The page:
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The Journal of Bone & Joint Surgery: January 1927
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1. Lengthening of the tibia and fibula is a procedure which is of great value in cases where the major part of the shortening of a lower extremity is confined to these two bones.

2. The fundamental principles of leg lengthening are the application of traction and countertraction directly to the bone and continued over a considerable period of time. To avoid complications and to promote early union, apposition of the fragments in good alignment is essential. This is best secured by applying traction on both sides of the leg by means of screw extension pieces which are attached to pins passed through the upper and lower ends of the shaft of the tibia. Displacement in an anteroposterior direction is prevented by stabilizers which hold the drill pins in the same horizontal plane.

3. In this operation, because of multiple incisions, penetrating drill pin wounds and the wide opening of the medullary cavity of the tibia, there is considerable danger of infection. This can be minimized by gentle handling of the tissues and by observing the most rigid, aseptic technique throughout the operation.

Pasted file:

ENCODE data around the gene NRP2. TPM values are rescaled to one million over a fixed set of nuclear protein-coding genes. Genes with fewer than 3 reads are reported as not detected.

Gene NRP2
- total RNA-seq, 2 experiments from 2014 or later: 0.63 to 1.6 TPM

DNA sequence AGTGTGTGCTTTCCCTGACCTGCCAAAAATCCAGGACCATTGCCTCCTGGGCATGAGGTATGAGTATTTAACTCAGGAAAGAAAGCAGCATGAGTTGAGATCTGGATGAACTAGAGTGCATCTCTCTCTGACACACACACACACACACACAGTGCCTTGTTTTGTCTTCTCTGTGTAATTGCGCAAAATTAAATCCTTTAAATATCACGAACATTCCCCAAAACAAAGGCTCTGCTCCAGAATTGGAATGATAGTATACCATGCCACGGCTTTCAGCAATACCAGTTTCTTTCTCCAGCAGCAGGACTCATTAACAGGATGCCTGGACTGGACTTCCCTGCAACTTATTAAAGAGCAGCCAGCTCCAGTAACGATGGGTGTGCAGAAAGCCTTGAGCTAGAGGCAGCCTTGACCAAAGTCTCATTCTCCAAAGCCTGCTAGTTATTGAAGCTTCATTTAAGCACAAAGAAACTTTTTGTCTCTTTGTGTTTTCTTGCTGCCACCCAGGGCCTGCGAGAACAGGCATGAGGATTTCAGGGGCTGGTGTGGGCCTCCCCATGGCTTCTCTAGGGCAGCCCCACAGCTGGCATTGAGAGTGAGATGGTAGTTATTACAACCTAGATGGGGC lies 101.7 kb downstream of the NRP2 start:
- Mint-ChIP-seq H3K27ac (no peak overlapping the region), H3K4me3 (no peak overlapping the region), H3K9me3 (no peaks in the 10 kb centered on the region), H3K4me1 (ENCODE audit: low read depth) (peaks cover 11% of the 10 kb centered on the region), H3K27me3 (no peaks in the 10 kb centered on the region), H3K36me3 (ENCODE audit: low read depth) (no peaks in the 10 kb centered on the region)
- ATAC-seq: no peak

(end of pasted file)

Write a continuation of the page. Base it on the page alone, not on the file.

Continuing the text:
4. In the six cases treated by this method the lowest gain in length was one and one-quarter inches; the largest one and seven-eighths inches. The results in the completed cases have been highly satisfactory and with the experience which we have acquired we believe that in the average case a gain of two inches should be secured without producing an injury to the blood vessels or nerves.

5. With the operation in its present stage of development, we believe that it should be performed only by those who are adequately equipped to do bone surgery and who by their training have a thorough knowledge of mechanical appliances.

6. It should not become a routine procedure but should be reserved for those who are actually in need of it-those who cannot be relieved by more conservative measures.

(C) 1927 All Rights Reserved.The Journal of Bone and Joint Surgery, Inc.

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